There are three different ways of making spider silk protein, Lewis said. One is by using transgenic (being or used to produce an organism or cell of one species into which one or more genes of another species have been incorporated, according to the Merriam-Webster online dictionary) bacteria, transgenic goat milk or transgenic silkworms.
The silkworm-spider combination has a lot of potential, but ultimately has limitations because there is no way to change what the silkworm produces, Lewis said. The bacteria, on the other hand, allows researchers to produce different proteins more easily. Additionally, the bacterial silk proteins can be spun into different fibers to allow for a wider variety of properties — some stronger or some more elastic — something that cannot be done with the silkworms.
The goats produce the silk proteins in their milk, but Lewis said that they are the least hopeful option of the three, due to the limitations in milk production. While the goat milk is the most straightforward method for producing the proteins necessary, it is also the most costly and time-consuming.
Control elements are added to each of the different organisms combined with the spider silk gene, Lewis said. With the goats, the gene is combined so that the proteins are only created when the goats are lactating. With the silkworms, that control element is such that the gene becomes active as they are about to make their cocoons, and with the bacteria, the gene is not activated until the bacteria has a high density, since they will not grow very well once the proteins begin producing.
For the moment, researchers are focusing more on making the process as efficient and inexpensive as possible, Lewis said. There is no point in ramping up production until the process itself is better understood.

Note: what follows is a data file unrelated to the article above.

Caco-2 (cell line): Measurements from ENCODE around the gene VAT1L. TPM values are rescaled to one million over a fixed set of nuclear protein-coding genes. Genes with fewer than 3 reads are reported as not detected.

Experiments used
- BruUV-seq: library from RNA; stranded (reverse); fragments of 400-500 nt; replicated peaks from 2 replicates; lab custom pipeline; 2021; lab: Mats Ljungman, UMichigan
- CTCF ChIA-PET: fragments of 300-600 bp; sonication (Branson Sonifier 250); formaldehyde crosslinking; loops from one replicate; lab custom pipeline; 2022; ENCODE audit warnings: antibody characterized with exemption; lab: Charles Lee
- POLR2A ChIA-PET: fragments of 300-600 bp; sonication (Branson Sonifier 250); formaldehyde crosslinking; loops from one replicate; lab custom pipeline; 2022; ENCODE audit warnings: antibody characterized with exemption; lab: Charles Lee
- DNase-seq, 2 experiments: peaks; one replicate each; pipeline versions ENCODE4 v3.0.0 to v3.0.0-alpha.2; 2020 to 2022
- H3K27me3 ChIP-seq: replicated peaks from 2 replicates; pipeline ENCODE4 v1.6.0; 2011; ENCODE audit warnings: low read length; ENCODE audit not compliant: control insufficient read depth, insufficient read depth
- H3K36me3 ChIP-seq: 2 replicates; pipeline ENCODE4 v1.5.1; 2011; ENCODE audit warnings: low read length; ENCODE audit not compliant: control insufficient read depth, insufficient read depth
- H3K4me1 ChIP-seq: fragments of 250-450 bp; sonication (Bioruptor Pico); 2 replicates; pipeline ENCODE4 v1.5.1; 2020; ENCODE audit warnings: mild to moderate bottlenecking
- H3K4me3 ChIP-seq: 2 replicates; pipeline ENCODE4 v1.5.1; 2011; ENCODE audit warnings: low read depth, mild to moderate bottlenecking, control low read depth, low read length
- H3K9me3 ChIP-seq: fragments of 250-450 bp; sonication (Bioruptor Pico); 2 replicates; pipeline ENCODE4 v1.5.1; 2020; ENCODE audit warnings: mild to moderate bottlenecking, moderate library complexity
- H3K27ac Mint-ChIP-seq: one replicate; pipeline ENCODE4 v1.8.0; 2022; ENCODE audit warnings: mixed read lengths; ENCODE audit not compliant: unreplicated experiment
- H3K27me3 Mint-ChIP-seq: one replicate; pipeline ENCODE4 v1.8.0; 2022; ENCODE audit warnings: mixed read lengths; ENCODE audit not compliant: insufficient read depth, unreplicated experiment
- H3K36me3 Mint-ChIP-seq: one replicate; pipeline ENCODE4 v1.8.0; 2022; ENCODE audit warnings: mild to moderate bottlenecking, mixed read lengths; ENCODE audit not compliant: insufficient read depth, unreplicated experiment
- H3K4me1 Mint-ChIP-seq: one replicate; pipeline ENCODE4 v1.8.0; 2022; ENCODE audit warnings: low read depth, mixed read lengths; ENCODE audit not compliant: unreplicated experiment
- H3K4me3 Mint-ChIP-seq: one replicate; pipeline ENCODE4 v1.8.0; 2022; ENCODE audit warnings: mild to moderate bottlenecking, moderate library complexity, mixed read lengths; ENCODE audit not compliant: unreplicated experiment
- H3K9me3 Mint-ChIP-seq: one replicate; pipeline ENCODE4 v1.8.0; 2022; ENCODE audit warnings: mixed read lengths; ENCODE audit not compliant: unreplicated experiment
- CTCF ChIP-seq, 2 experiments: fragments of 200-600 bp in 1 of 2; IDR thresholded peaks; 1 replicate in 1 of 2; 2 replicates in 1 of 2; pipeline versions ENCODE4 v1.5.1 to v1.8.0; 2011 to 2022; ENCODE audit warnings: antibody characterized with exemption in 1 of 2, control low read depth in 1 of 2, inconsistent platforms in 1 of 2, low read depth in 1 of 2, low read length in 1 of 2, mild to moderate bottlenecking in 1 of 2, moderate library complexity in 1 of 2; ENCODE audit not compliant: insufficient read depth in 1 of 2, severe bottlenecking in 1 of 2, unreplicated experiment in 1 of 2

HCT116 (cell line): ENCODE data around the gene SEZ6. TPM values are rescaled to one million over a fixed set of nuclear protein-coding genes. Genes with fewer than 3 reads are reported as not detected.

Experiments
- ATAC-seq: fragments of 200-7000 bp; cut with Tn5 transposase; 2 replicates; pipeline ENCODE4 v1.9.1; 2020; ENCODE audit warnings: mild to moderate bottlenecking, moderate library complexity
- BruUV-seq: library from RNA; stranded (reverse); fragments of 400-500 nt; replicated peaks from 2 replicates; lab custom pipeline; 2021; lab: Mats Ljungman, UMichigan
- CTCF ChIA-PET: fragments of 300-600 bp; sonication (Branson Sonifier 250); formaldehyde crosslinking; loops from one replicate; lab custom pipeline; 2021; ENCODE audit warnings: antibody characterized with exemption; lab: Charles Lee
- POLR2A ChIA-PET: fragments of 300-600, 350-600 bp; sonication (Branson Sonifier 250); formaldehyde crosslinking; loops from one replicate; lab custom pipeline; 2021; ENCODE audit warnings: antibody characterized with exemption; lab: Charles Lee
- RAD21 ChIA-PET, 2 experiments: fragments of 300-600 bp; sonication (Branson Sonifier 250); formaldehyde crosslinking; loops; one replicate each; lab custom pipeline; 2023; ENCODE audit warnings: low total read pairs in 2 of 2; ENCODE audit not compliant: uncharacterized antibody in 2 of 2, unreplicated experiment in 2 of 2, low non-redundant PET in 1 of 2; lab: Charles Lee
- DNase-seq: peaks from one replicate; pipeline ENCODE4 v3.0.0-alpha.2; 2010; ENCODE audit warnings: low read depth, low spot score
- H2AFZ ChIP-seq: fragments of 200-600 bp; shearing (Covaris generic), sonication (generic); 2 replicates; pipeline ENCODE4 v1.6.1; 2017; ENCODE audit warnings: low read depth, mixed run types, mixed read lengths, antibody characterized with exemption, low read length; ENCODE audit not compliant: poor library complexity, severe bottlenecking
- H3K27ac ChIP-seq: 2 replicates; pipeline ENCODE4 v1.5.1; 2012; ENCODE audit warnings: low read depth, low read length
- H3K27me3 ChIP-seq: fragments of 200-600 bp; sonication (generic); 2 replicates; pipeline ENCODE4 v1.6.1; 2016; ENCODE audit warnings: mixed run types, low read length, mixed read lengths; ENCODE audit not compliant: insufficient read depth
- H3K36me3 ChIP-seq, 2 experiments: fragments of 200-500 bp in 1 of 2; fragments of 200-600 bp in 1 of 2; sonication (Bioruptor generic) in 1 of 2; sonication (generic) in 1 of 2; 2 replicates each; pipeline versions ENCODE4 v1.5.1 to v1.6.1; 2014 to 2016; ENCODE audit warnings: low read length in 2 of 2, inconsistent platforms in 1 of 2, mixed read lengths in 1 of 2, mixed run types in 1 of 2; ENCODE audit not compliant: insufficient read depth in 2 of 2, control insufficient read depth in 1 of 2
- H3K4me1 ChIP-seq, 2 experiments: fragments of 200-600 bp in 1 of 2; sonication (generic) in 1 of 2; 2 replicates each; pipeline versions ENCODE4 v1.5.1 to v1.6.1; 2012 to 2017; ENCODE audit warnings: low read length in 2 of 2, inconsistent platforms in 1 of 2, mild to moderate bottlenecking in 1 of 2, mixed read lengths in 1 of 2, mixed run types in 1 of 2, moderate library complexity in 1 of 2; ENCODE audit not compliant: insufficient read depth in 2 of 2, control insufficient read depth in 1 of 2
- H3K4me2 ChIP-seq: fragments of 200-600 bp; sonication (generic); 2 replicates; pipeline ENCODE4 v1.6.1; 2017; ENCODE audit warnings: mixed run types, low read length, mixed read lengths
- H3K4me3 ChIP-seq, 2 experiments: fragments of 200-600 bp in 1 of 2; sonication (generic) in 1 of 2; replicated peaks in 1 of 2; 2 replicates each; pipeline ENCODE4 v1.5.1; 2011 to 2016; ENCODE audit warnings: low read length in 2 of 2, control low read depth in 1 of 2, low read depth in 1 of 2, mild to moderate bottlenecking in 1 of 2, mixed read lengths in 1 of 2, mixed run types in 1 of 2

A small army of teachers and students are working on this project, Lewis said.
“We have one senior scientist. We have five post-doctoral fellows, eight graduate students and then we have something on the order of 26-30 undergraduate students who work in the lab anywhere from a few hours a week to basically half-time when their studies allow them to do it,” Lewis said.
The hope is, Lewis said, that once the process is firmly established, Utah will be at the forefront of the burgeoning industry.
“That’s part of the reason we partnered with Technology Holdings,” Lewis said. “We have a local company that has both the interest and the capacity to move forward the commercialization with us. That’s really why we chose to do it. The expectation is that at the end of two years, when we talk to the army about a contract to produce the material for them, that will be where Technology Holdings or a joint spin-out between themselves and us … here in Utah we’ll start getting production.”
Lewis, the University of Utah and Technology Holdings are not alone in their efforts to produce and fabricate synthetic spider silk. According to a report in Wired magazine, startup company Bolt Threads, based in Emeryville, California, claims to have created a process utilizing yeast fermentation to mass produce synthetic spider silk. A Japanese company called Spiber has also been synthesizing spider silk, and in partnership with outdoor clothing giant The North Face, has created a parka made from this material, according to a report by PSFK.com.
Spider silk also “appears to be a promising biomaterial for the enhancement of skin regeneration,” according to a report published in the Public Library of Science.